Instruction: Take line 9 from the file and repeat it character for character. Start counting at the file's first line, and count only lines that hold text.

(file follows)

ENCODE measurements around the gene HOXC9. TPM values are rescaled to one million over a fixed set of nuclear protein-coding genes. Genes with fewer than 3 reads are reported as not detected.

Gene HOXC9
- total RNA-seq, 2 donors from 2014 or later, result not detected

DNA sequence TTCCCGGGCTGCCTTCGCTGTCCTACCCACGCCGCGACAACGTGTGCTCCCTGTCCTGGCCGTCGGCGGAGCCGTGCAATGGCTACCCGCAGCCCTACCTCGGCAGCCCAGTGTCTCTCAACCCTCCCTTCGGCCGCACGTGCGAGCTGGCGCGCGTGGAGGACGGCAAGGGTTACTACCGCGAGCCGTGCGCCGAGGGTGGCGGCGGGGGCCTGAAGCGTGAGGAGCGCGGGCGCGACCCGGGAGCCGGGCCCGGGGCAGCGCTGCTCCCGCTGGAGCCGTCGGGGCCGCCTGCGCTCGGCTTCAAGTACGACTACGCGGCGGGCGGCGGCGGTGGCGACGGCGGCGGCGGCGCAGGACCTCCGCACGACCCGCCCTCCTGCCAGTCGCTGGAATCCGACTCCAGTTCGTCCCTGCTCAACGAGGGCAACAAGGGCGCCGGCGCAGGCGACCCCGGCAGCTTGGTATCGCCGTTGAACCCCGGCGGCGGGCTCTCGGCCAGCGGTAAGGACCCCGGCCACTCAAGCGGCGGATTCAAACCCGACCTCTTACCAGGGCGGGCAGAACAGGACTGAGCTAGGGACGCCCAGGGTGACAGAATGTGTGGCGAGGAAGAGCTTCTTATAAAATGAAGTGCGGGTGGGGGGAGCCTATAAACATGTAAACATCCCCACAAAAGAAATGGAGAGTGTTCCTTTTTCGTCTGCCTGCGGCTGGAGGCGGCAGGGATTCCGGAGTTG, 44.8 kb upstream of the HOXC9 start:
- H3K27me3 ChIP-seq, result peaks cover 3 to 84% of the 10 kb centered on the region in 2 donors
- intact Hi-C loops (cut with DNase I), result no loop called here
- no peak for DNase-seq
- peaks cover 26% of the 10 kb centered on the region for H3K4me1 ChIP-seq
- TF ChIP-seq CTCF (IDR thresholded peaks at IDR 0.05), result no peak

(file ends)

- TF ChIP-seq CTCF (IDR thresholded peaks at IDR 0.05), result no peak